Ed Oliver Agrees to 4-Year Rookie Contract with Bills

Joseph Zucker@@JosephZuckerFeatured ColumnistMay 9, 2019

NASHVILLE, TN - APRIL 25: Ed Oliver of Houston speaks to the media after being selected as the ninth pick in the first round of the NFL Draft by the Buffalo Bills on April 25, 2019 in Nashville, Tennessee. (Photo by Joe Robbins/Getty Images)
Joe Robbins/Getty Images

Ed Oliver formally signed his rookie contract with the Buffalo Bills, according to the Houston Chronicle's Aaron Wilson

The Bills revealed Thursday that Oliver will wear the No. 91 jersey in 2019.

Oliver will earn a little over $19.7 million guaranteed as part of the deal and count for almost $3.6 million against the salary cap in 2019, per Over the Cap.

The terms of every NFL player's first contract are essentially laid out by the collective bargaining agreement. Each selection of the draft is assigned a certain dollar value, leaving little room for negotiation between a team and a player's representatives.

Offset language is one area in which agents can work out a slightly sweeter agreement for their clients, though. By removing offset language from a contract, a player receives all of the guaranteed money in the deal, even if he's released before the deal expires.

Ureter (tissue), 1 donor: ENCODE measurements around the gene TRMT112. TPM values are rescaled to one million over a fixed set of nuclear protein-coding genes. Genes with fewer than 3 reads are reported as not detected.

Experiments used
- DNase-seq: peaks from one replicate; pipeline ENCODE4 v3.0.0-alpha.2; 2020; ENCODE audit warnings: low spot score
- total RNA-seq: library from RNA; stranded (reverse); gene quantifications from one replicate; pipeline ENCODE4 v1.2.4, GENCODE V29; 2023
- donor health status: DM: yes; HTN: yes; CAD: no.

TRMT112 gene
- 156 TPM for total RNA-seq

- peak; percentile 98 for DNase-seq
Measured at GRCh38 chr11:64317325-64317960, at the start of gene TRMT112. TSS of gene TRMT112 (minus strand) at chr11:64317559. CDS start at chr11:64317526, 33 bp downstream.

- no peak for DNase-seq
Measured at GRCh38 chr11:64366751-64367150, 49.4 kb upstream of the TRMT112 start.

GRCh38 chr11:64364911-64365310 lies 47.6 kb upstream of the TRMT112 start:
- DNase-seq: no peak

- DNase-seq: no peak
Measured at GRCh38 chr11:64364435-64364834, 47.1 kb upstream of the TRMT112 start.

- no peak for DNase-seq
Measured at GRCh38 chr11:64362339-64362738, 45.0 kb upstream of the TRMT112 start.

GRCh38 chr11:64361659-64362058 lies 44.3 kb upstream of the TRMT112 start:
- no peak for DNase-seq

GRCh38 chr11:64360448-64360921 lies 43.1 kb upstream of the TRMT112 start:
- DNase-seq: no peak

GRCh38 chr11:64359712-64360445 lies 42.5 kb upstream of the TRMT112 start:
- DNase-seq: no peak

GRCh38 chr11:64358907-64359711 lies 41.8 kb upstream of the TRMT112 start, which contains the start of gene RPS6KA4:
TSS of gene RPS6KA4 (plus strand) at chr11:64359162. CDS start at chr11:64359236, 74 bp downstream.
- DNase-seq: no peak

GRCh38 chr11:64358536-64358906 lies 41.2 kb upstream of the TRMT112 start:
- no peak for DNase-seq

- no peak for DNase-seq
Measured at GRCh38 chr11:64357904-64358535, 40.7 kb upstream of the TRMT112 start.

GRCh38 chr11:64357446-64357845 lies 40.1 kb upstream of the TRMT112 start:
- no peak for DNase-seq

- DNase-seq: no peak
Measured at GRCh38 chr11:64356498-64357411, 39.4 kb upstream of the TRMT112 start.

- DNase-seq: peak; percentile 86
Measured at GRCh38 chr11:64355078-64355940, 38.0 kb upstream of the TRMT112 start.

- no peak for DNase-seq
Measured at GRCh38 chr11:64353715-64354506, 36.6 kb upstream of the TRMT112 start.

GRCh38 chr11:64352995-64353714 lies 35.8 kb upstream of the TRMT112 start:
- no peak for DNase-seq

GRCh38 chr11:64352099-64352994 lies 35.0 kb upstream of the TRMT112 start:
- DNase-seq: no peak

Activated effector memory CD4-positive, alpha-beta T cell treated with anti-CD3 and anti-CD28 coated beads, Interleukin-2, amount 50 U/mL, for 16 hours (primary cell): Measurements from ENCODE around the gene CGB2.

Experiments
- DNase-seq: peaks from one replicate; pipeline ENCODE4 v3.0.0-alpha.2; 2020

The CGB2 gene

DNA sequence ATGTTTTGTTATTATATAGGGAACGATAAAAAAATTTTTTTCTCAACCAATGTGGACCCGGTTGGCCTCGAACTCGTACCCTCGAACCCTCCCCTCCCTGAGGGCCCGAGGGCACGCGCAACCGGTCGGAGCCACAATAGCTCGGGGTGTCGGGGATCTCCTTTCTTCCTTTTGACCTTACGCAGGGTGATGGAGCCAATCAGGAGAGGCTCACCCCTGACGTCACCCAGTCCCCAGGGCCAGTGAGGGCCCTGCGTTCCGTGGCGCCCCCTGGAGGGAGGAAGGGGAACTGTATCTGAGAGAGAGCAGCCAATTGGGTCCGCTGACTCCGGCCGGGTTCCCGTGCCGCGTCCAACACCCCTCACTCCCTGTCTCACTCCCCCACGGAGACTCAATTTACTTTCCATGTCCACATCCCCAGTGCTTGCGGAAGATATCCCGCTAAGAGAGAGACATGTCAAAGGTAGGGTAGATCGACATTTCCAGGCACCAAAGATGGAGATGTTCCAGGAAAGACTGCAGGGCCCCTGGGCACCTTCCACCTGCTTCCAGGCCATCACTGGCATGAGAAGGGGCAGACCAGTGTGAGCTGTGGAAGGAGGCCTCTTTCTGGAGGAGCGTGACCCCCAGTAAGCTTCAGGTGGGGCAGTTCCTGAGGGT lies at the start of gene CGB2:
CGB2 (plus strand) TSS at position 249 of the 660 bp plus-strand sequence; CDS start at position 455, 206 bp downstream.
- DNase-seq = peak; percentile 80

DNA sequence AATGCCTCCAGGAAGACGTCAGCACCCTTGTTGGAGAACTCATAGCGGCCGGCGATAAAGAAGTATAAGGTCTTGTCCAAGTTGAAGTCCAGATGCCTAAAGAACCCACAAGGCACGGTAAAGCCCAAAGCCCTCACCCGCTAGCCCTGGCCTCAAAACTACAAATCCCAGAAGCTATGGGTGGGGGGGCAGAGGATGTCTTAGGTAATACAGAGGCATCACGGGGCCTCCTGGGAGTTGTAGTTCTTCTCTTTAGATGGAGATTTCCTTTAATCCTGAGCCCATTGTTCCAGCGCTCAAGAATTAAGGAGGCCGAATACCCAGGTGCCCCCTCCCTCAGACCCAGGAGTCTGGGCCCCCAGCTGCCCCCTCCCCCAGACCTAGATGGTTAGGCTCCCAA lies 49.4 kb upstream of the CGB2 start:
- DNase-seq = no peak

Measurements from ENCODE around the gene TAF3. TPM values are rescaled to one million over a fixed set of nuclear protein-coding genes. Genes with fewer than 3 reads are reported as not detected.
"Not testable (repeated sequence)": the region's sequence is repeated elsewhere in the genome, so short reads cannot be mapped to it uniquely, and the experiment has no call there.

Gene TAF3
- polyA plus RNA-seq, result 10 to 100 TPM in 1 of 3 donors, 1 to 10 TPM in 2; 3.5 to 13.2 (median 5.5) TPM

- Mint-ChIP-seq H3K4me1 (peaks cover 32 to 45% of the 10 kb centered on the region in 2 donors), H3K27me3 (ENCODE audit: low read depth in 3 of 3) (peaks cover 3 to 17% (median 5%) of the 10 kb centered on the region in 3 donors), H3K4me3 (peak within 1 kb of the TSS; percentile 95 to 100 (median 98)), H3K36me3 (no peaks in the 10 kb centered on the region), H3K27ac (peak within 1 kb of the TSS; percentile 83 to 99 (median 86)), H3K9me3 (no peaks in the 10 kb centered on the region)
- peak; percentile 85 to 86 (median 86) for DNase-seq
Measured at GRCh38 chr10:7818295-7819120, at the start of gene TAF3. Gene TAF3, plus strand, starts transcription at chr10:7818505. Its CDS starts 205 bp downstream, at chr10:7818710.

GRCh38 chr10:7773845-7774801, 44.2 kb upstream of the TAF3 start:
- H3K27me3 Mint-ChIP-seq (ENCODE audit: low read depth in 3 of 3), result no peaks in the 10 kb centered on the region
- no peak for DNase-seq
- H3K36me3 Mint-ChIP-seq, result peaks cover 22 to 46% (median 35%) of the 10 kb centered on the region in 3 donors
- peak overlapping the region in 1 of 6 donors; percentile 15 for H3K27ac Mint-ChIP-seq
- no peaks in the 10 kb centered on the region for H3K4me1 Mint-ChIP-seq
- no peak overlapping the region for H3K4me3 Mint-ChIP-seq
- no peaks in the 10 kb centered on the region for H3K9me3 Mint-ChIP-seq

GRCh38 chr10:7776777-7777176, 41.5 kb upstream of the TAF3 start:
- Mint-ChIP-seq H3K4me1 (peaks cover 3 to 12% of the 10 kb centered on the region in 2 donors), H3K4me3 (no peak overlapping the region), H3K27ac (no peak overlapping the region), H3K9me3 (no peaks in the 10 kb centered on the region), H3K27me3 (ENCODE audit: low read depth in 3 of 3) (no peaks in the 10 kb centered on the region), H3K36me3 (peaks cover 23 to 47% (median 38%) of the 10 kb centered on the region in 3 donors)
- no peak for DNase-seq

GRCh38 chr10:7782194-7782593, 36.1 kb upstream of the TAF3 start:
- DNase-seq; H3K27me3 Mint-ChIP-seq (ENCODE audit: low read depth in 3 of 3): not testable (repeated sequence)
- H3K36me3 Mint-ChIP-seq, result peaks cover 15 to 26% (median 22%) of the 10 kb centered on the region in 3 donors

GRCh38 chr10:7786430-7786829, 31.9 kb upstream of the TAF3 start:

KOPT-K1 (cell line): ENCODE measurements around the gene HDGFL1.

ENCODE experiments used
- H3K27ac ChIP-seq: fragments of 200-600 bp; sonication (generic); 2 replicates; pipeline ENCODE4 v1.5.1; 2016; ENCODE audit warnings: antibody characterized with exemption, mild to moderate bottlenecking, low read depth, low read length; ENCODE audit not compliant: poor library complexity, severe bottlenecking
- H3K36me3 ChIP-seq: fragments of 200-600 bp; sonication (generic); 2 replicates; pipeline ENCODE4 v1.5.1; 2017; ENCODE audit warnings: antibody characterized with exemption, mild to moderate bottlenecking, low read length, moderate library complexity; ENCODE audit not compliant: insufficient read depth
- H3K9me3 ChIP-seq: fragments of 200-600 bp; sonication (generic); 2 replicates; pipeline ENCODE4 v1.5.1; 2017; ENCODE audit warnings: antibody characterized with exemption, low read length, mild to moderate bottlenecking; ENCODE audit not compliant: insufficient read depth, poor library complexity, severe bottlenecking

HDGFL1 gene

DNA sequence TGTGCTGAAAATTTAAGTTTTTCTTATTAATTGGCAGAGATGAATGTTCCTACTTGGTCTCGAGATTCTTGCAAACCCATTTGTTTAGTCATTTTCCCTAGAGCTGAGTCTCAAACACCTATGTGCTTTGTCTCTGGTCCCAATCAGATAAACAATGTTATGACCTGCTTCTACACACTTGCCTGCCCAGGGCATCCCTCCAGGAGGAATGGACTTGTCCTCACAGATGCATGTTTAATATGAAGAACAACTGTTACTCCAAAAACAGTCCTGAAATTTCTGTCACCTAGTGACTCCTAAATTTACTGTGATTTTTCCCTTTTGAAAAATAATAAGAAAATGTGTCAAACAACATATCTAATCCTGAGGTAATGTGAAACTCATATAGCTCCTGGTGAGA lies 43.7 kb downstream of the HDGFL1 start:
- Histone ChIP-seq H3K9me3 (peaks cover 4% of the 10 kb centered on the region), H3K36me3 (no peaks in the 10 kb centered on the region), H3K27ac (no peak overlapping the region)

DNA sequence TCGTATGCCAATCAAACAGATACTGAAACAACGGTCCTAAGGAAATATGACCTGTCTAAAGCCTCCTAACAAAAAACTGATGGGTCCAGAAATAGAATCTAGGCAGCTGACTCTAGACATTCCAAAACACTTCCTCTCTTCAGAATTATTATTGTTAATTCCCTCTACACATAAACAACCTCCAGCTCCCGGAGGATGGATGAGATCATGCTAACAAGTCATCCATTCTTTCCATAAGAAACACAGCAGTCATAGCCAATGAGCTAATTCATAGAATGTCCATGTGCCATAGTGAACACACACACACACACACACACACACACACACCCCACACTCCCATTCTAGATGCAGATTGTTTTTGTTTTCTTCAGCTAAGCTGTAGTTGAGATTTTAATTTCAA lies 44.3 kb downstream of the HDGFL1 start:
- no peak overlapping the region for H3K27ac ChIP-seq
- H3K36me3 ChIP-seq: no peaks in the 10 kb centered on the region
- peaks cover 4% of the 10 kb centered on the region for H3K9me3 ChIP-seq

The topic has become more and more of a sticking point during negotiations in recent years.

While nothing indicated Oliver and his representatives planned to draw a line in the sand, getting his contract out of the way removes one possible headache this offseason.

In three years at Houston, Oliver had 192 total tackles, 53 tackles for loss and 13.5 sacks. He also forced five fumbles.

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His numbers would've been even more impressive if the Cougars had used him in a role that better suited his skill set. Oliver often lined up as a nose tackle in Houston's three-man defensive front, which left him more susceptible to double-teams.

Bleacher Report's Matt Miller ranked Oliver as the second-best lineman in the 2019 draft class behind Quinnen Williams and compared him to six-time Pro Bowler Gerald McCoy.

Miller also described Oliver as a "rare athlete with unreal first-step quickness and speed" who "fires out of a low stance with awesome leverage and pad height and is too quick for most offensive linemen to get their hands on."

Kyle Williams retired in December, opening up a big hole on Buffalo's defensive line. Waiting until the draft to address that need proved to be shrewd, as Oliver should fit seamlessly along the defensive front. 

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